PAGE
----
In Memoriam: Dave Goodwin

Dave Goodwin

Prof. David Goodwin, Original Developer of Cantera


Keep on working to make this world a better place. It is important to get your thoughts away from your problems and focused on those who are less fortunate than you are.”

We can’t control the hand of cards we are dealt, but we sure can determine how we play them.”

Dave Goodwin, the original developer of Cantera, passed away in 2012. We would like to provide this page for his friends and colleagues to salute his efforts at developing an open-source constitutive modeling package. Caltech also wrote a lengthy article about Dave’s life and work. Please submit your thoughts and remembrances about Dave for inclusion on this page.

The Origin of Cantera

I know that the development of Cantera was a real passion for Dave, an advocacy for which went way beyond just his normal professional life. I think that whole community owes Dave a debt of gratitude in getting Cantera off of the ground and that the debt is best paid by continuing to develop Cantera along the principles that he so fervently espoused.

Dave started off by with an extensive overhaul of the Chemkin suite of programs for gas-phase thermochemistry and kinetics. Chemkin had originally been developed at Sandia National Laboratories in the 1970s and had quickly gone into worldwide use. Dave became interested in overhauling Chemkin for two primary reasons. The first reason was that, mostly because of its success, Chemkin became a for-profit product whose distribution rights was licensed out during the nineties. Dave was very passionate about the open-source movement and about the necessity of keeping software for academic use as being in the public domain. Dave chose Cantera’s licensing approach, Berkeley license, with this in mind.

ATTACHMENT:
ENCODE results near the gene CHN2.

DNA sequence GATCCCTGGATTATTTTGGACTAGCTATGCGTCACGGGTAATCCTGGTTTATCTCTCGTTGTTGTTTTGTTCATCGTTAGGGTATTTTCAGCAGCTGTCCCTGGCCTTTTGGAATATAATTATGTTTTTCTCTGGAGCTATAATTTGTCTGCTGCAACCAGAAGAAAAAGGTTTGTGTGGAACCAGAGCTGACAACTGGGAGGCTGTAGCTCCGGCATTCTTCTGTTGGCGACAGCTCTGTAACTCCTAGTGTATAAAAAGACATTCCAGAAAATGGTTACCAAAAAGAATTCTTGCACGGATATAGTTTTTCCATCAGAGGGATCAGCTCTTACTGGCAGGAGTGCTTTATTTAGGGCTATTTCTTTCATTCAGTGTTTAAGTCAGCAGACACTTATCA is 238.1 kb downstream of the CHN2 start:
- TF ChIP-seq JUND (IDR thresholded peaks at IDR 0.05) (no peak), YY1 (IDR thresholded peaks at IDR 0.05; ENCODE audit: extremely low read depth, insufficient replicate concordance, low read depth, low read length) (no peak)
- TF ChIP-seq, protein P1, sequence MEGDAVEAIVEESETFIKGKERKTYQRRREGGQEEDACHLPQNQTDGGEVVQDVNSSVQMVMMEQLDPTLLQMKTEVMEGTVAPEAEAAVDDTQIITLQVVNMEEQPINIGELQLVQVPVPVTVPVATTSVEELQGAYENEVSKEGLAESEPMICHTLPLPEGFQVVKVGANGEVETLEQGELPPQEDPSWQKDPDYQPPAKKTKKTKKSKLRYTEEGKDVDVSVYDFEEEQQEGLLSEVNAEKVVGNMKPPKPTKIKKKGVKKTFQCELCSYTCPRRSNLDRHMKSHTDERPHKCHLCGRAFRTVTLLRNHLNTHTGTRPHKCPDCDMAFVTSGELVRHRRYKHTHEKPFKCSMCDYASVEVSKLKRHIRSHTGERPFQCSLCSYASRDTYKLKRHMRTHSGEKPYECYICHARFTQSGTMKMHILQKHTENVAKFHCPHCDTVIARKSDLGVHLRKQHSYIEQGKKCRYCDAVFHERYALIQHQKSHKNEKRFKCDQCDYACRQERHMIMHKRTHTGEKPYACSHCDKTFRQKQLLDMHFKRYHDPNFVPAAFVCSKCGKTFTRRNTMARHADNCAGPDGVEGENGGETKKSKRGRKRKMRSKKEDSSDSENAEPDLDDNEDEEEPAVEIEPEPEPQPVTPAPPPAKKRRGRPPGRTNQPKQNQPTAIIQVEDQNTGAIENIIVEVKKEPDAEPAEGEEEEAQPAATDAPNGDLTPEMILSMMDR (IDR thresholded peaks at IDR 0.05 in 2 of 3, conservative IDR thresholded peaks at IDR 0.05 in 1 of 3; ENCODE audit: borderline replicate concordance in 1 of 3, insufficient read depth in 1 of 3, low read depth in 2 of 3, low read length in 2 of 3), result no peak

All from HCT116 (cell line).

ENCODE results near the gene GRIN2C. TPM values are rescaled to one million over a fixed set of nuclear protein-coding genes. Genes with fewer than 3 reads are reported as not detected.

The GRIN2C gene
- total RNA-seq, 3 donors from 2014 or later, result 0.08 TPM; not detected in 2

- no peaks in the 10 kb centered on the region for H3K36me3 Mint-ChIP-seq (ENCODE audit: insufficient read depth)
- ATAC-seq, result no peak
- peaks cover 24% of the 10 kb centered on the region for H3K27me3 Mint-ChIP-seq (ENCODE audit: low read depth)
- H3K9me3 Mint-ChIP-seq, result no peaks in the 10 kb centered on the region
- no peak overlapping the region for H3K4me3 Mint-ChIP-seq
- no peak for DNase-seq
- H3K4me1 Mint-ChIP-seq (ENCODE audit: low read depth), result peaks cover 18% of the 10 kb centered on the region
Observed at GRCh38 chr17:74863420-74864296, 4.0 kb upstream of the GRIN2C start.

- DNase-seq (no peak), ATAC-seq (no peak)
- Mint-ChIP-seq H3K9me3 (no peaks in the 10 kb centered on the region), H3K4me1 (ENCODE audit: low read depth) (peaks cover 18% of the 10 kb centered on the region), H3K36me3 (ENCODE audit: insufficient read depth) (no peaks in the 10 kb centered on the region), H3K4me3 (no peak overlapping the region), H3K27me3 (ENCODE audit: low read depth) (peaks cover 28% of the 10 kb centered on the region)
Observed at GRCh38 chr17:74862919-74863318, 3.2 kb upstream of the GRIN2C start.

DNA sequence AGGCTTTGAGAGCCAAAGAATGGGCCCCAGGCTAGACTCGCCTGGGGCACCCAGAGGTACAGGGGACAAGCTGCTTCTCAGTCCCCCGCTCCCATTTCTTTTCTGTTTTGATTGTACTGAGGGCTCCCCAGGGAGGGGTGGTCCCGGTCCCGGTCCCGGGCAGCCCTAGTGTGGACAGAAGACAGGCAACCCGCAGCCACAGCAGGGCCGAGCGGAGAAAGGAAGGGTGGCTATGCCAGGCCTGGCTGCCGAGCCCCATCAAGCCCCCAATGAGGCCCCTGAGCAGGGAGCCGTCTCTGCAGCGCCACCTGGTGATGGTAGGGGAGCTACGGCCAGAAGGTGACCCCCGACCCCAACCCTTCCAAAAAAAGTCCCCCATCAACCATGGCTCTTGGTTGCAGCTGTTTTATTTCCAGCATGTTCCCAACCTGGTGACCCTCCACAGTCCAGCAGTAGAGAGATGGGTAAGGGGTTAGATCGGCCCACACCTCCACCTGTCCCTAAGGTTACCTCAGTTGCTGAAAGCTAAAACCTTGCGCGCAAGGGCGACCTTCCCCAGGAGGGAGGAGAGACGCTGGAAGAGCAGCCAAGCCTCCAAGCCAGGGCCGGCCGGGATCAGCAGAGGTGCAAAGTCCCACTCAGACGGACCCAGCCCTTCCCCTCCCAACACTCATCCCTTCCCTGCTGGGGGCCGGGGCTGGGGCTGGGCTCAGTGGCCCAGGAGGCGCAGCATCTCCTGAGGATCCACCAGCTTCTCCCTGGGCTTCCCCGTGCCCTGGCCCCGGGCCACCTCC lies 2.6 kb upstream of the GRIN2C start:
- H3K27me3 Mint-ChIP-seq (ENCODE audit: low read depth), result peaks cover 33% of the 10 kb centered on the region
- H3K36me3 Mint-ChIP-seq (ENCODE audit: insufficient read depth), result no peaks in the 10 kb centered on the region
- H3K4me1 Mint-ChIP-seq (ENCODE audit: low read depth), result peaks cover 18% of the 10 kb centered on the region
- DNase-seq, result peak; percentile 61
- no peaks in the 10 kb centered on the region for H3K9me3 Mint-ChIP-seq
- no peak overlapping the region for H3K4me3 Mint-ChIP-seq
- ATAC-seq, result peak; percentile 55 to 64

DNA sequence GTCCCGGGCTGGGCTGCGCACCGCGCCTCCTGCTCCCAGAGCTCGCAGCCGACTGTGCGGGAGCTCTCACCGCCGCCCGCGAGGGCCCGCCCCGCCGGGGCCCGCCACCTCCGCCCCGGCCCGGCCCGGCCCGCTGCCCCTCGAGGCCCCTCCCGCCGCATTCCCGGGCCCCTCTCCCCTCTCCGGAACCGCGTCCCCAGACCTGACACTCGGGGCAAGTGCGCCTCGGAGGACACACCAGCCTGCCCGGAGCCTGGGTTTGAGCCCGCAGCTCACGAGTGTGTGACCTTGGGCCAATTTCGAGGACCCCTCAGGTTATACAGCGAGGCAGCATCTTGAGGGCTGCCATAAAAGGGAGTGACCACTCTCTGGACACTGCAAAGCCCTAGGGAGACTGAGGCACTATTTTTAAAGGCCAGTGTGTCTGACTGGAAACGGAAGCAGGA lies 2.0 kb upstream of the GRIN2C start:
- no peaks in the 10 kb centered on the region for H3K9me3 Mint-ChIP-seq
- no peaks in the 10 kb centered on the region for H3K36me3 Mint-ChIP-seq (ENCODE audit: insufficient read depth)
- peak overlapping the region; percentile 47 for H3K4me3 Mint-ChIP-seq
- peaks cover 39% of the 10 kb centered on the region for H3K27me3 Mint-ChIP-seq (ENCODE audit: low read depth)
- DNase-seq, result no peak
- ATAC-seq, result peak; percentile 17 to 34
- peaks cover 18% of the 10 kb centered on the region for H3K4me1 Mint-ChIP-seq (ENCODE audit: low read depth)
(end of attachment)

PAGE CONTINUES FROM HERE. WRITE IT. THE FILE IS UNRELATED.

The second reason was that Dave saw the need to upgrade the modeling software to an object-oriented structure, which could then be extended easily to new constitutive models and situations. Dave had a strong passion for making sure his software kept up with the times, and advocated for the current multi-interface structure that Cantera currently has. Along the way he developed a new formalism for calculating the collision integrals used in the evaluation of transport parameters from dilute ideal gases theory.

I first became aware of Dave’s contributions through his groundbreaking work on diamond CVD. I remember reading his papers on the subject and marveling at how understanding the detailed kinetics of surface processes could directly lead to a real understanding of the performance of diamond growth reactors. That work probably was done with Cantera, and probably helped to direct the structure and content of Dave’s original formulation of Cantera.

Best wishes,
Harry Moffat

A couple Christmas seasons before Dave died, we were visiting in his home. One side of his body was paralyzed by a glioma, the other side gripped by Parkinson’s. I asked Dave if he was bitter about his infirmity. He simply said, “I’ve got no time for anger.” The next Christmas I was thinking about Dave’s paintings. Many hung in his living room, and there was one I remembered in his grad school office that Richard Diebenkorn would have been proud to sign. Dave’s home is a few minutes from the Norton-Simon art museum. Impromptu Dave, Frances, and I threw the wheel chair in the trunk, and went. A big storm had just felled a large tree in the sculpture garden. Frances’ manner impressed me. Perhaps ancient wisdom or medical training enabled her to at once care for Dave and treat him as an independent equal. Dave and Frances brought equanimity to life’s rewards and responsibilities. Much thanks. You are in our hearts.

smjaffe11, Dec 6, 2012

Dave was my co-advisor during my PhD work at Caltech from 1997-2002, and I benefitted greatly from my weekly meetings with him. His work on developing Cantera was an integral part of the modeling component to my thesis on polycrystalline silicon CVD, but more broadly his effort to democratize this information has proven to be hugely valuable to a number of communities. While I no longer work in this space since leaving Caltech, I sincerely hope that other researchers for whom this package is valuable continue to make contributions and refinements. Dave will be greatly missed and my thoughts are with his family.

jasonkholt, Dec 13, 2012